Best Places to Visit in Russia
Yekaterinburg is an industrial city in the Ural Mountains that has many things going for it. It is, however, largely remembered as the place where Tsar Nicholas, the last tsar of Russia, and his family were executed in 1918 during the Russian Revolution. Today’s Yekaterinburg has a vibrant cultural scene, home to many libraries, theaters and playwrights, and dance companies as well as popular Russian rock bands. Russia’s fourth largest city also has more than 30 museums, including the oldest wood sculpture in the world at the Shigir Collection; another museum houses more than 300 Nevyansk icons.
Sochi on the Black Sea is a great winter sports destination and, in fact, hosted the 2014 Winter Olympics. Skis aside, Sochi also hosts the Russian Formula 1 Grand prix and will be a host city for the 2018 Fifa World Cup. Despite winter snow, Sochi offers a subtropical climate and great beaches, making it a key part of the Russian Riviera. The resort city makes a great summer (and winter) getaway for Russians. Strolling along the pedestrian-only sea embankment is a pleasant experience. Environmentally conscious travelers may want to visit the Caucasus Biosphere Reserve. Sochi also is home to the area’s northern most tea plantations.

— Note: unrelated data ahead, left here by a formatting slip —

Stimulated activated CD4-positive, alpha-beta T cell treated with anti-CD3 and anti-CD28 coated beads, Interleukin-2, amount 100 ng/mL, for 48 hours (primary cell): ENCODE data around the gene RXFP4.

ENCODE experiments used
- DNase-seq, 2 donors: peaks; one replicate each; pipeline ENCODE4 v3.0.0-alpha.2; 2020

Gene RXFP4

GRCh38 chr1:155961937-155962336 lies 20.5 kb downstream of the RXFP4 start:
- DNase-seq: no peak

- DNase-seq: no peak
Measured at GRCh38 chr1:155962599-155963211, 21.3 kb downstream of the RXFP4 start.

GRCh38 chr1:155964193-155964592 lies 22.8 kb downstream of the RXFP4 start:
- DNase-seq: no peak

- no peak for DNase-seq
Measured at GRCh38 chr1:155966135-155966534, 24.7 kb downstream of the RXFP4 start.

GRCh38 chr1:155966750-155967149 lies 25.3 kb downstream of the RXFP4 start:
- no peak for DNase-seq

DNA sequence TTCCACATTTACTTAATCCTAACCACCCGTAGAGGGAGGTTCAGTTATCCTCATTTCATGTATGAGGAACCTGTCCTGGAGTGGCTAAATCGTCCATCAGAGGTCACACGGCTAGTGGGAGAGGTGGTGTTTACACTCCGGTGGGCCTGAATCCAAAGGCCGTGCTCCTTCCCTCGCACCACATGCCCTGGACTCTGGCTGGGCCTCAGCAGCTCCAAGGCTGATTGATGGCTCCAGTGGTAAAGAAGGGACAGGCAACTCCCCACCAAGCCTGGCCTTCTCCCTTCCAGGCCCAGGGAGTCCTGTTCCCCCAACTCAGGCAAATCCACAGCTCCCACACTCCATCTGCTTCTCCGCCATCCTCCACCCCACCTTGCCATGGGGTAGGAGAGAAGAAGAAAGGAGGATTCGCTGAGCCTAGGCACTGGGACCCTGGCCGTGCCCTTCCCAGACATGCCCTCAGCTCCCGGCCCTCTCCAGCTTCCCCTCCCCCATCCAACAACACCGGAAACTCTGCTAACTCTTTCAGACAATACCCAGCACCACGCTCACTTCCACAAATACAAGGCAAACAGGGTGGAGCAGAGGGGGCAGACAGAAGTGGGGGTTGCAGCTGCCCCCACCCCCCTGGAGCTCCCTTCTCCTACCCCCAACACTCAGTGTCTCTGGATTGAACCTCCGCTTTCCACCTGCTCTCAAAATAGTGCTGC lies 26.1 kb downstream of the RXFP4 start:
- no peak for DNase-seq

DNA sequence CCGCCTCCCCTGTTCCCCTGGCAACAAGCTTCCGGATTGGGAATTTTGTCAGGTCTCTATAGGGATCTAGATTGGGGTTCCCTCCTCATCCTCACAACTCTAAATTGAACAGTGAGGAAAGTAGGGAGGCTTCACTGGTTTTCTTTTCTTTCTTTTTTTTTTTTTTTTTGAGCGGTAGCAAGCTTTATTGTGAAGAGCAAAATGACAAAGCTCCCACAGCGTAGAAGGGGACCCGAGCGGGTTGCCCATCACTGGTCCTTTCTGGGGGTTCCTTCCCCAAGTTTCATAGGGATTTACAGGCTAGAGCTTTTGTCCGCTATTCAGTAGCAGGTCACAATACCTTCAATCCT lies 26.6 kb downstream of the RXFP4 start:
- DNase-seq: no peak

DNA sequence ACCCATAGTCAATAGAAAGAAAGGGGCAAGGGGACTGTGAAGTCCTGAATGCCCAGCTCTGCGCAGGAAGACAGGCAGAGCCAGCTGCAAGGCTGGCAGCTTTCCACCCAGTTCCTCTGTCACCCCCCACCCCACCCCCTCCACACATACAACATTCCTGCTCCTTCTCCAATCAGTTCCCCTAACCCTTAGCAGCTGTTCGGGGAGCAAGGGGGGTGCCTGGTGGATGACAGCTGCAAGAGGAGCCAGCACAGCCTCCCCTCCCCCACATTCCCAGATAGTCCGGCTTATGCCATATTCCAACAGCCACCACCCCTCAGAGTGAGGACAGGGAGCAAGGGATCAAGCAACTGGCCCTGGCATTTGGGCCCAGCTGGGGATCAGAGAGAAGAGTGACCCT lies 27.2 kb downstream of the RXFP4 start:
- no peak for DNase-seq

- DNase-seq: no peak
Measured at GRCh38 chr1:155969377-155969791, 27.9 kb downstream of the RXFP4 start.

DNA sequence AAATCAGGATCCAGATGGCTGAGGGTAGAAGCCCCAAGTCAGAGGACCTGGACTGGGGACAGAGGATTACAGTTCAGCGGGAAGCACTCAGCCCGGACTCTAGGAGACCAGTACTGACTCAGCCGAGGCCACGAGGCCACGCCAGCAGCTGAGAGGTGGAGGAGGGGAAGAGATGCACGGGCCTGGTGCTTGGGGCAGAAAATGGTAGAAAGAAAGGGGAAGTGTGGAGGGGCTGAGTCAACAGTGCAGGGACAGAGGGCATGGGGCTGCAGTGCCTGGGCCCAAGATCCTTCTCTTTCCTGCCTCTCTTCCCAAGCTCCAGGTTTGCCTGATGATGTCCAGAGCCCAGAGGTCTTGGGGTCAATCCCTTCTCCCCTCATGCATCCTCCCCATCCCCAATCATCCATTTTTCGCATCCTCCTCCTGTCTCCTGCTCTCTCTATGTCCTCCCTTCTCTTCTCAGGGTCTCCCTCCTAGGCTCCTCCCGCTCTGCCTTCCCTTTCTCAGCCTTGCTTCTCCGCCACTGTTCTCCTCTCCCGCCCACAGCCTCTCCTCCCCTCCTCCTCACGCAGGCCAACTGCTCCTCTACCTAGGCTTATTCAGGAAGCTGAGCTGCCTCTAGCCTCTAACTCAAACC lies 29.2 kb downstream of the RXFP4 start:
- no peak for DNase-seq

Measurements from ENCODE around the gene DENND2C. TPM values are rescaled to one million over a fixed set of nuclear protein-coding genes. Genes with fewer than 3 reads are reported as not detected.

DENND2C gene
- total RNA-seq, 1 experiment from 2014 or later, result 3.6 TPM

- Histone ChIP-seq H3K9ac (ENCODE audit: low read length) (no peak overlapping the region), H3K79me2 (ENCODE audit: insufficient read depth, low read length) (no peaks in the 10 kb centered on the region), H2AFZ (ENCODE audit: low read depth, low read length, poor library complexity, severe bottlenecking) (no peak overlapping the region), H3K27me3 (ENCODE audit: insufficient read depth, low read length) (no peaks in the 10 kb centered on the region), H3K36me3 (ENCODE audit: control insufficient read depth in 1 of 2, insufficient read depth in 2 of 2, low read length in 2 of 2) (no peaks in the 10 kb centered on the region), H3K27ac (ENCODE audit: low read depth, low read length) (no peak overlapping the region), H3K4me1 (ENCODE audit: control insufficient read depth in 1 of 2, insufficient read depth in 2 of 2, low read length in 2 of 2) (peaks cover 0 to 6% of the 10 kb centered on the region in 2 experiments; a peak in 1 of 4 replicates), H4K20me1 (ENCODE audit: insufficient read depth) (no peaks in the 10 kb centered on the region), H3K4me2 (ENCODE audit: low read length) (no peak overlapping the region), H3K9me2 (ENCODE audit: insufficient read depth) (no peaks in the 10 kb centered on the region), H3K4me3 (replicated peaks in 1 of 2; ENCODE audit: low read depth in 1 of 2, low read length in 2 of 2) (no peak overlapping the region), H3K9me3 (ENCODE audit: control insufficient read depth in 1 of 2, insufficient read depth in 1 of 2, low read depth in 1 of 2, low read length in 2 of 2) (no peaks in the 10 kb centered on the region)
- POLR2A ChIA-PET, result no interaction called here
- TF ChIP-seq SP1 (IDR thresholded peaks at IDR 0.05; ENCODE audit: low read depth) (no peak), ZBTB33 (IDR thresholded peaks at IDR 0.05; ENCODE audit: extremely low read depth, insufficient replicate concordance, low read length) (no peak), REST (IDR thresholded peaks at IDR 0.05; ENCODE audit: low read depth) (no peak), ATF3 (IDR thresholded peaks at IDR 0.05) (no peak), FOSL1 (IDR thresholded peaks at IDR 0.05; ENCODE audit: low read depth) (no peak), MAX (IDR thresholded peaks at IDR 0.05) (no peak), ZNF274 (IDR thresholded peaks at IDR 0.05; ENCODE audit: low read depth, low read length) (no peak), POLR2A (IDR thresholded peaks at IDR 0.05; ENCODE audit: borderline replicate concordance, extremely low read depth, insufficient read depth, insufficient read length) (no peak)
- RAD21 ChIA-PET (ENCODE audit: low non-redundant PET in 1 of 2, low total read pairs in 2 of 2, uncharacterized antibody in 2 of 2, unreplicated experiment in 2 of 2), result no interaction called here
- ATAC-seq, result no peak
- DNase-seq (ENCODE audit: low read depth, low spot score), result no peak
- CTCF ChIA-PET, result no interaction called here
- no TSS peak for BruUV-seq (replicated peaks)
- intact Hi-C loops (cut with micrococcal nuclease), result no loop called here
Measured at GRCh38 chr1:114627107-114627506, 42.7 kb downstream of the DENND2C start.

8. Veliky Novgorod
Founded in the 10th century, Veliky Novgorod is one of the oldest cities in Russia’s far north. Veliky Novgorod claims to be the birthplace of Russia since its early residents invited the Scandinavian Prince Rurik to rule Russia, creating a ruling dynasty that lasted 750 years. Top sights include the Saint Sophia Cathedral and Bell Tower, the oldest in Russia; the Hanseatic Fountain, said to return 1,000 rubles for every one thrown into it; and a host of museums, including ones on iron, porcelain and history. Located on Lake Ilmen, Veliky Novgorod is a good place to eat borscht and buy bio-honey.
Mountains and bays surround Vladivostok, making it a stunning beautiful city in Russia’s east. The last stop on the Trans-Siberian Railway, Vladivostok is the country’s largest port on the Pacific Ocean; it is just a hop, skip and a jump away from North Korea and China. The city offers many cultural attractions from theaters to museums to concerts; actor Yul Brynner was born here in 1920. Travelers may want to stroll through some of the city’s lovely parks, including Minny Gorodok, which was once a military base. The city’s main square is Admiralsky Skver, with a museum devoted to a submarine nearby.
6. Nizhny Novgorod
Russia’s fifth largest city sits at the confluence of the Volga and Oka rivers. The town began as a fortress in the 13th century; at one time it was known as Gorky, after Maxim Gorky who was born here. The old town is walled in, though the Archangel Cathedral was about the only thing standing after the city was devastated by Bolsheviks. Nizhny Novgorod is a good place to immerse oneself in Russian art and architecture, with more than 600 monuments and statues, and at least 200 art museums, concert halls and the like.